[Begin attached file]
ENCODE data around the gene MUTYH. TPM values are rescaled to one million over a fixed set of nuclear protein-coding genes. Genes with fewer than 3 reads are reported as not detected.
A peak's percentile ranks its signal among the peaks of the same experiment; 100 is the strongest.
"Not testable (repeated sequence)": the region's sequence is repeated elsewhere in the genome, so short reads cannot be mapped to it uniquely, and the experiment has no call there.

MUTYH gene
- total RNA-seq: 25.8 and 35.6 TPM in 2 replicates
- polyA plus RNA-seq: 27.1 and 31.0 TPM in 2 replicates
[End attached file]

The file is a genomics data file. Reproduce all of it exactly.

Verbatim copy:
ENCODE data around the gene MUTYH. TPM values are rescaled to one million over a fixed set of nuclear protein-coding genes. Genes with fewer than 3 reads are reported as not detected.
A peak's percentile ranks its signal among the peaks of the same experiment; 100 is the strongest.
"Not testable (repeated sequence)": the region's sequence is repeated elsewhere in the genome, so short reads cannot be mapped to it uniquely, and the experiment has no call there.

MUTYH gene
- total RNA-seq: 25.8 and 35.6 TPM in 2 replicates
- polyA plus RNA-seq: 27.1 and 31.0 TPM in 2 replicates